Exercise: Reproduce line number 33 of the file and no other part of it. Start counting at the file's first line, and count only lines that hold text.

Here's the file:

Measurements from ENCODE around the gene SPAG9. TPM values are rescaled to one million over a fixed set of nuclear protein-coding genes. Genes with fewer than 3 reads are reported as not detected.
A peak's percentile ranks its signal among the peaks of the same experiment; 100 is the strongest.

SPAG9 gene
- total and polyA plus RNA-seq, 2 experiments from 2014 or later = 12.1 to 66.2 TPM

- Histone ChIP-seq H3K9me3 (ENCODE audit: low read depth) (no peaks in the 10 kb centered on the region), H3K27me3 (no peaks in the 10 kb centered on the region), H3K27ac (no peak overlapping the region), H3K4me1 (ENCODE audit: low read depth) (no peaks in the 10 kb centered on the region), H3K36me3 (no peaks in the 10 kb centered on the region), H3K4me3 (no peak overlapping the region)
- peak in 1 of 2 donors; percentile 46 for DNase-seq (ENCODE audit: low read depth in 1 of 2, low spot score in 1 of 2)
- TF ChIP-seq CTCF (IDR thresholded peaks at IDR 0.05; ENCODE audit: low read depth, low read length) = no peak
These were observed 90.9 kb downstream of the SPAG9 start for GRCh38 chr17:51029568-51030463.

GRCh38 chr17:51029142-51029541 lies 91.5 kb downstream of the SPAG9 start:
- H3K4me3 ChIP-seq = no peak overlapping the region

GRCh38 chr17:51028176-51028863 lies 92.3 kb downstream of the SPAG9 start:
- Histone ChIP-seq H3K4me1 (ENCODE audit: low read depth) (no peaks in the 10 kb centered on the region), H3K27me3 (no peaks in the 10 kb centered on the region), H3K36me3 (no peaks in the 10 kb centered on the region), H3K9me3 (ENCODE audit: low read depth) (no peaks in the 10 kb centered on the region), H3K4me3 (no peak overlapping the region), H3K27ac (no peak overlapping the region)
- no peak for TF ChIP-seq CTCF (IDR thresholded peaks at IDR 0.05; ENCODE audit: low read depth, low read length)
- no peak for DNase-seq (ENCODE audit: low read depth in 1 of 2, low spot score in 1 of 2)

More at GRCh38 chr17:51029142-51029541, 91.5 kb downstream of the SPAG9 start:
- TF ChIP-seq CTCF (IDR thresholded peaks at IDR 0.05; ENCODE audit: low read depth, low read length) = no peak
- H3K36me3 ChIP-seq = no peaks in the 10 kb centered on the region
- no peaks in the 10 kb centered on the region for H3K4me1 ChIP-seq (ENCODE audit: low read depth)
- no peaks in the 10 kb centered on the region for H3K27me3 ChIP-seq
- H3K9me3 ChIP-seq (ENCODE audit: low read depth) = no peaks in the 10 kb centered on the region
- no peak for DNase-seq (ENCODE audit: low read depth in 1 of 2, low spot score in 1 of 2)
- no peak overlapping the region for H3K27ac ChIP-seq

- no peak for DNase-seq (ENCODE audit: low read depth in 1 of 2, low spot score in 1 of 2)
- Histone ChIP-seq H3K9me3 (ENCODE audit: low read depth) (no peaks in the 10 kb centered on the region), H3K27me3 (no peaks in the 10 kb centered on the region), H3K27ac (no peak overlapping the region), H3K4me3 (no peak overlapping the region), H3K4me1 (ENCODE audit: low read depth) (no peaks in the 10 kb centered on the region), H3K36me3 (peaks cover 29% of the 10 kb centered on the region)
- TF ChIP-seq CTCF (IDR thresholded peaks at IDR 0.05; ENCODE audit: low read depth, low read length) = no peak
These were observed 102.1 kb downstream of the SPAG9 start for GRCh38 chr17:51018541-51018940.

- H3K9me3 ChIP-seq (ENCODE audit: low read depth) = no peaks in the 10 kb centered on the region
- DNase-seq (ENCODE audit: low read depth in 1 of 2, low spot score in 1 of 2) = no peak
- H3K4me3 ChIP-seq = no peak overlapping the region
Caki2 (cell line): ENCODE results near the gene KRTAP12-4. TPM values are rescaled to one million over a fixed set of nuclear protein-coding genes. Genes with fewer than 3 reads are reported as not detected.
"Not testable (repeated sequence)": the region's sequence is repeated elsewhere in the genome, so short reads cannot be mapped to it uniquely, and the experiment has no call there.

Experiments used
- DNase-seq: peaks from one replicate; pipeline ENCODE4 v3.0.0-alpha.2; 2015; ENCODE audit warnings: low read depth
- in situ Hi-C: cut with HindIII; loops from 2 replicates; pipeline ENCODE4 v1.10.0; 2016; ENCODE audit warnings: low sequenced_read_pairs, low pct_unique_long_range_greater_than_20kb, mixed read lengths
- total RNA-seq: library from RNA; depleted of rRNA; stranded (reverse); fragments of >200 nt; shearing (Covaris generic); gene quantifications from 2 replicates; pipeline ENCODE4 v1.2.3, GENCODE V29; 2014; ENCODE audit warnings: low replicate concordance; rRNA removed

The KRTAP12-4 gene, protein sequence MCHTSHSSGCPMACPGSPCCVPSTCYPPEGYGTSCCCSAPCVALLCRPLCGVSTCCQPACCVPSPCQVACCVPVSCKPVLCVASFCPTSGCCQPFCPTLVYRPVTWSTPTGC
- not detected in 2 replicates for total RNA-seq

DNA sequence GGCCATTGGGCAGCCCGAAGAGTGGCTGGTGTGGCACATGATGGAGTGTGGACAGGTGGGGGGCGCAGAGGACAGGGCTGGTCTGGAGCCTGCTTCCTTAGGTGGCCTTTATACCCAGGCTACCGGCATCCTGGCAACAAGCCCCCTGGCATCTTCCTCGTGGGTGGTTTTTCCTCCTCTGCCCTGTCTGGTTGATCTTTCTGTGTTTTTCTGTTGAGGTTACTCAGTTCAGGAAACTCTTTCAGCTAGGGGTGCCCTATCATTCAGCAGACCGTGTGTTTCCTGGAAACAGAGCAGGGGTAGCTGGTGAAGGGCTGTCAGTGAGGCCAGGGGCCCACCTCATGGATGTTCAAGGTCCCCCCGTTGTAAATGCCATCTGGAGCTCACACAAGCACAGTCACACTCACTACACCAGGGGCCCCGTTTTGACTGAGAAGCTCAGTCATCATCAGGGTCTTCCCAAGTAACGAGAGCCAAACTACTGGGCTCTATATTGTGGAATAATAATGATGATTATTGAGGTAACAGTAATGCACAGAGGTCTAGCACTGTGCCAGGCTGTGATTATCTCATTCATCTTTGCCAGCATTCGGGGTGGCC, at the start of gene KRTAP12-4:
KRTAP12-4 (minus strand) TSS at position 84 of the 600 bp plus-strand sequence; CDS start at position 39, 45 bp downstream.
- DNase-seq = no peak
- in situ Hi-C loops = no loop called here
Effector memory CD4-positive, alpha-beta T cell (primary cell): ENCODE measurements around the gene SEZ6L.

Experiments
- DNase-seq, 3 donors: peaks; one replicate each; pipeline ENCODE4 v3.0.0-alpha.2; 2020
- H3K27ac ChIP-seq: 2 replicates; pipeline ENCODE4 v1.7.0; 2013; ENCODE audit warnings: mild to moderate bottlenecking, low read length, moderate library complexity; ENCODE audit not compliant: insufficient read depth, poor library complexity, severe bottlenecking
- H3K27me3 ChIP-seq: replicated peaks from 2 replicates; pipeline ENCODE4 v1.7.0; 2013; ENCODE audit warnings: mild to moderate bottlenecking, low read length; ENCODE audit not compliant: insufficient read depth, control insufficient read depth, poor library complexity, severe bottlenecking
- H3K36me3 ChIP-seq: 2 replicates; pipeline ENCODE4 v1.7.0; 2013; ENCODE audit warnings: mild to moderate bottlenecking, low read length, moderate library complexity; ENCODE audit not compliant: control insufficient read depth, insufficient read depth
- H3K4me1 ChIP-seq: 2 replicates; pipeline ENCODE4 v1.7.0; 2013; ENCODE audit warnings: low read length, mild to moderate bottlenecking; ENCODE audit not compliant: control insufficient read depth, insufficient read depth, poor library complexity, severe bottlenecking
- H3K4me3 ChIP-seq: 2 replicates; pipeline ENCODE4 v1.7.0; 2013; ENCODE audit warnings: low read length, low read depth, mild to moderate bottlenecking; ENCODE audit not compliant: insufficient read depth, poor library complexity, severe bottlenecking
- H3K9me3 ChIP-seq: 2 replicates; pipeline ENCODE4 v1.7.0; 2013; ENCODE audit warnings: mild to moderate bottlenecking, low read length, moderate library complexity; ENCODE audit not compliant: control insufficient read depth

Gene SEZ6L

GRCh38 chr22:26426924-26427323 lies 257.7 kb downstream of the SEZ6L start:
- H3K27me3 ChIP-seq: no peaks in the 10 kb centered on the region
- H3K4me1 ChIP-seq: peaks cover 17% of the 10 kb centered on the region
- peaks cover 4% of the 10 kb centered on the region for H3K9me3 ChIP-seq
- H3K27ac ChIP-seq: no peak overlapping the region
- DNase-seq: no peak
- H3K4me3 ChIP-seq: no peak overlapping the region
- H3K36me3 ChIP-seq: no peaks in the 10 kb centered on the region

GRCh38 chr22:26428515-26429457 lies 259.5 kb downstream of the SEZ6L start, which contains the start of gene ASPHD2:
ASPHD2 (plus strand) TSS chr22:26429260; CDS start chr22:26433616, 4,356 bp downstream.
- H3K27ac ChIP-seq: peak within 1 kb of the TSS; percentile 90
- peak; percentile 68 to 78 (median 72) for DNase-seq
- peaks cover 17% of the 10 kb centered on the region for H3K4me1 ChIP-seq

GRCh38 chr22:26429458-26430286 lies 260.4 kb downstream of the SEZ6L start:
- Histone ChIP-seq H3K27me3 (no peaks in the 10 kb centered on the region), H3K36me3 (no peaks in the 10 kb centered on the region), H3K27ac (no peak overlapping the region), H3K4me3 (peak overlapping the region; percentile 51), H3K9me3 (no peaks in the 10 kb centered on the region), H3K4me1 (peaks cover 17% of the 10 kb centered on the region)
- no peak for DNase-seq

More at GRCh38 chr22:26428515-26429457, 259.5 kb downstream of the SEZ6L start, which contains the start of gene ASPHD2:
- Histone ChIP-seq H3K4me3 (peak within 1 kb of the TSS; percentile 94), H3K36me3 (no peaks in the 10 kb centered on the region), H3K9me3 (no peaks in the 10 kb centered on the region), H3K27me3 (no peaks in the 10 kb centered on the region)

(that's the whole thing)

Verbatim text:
- DNase-seq: peaks from one replicate; pipeline ENCODE4 v3.0.0-alpha.2; 2015; ENCODE audit warnings: low read depth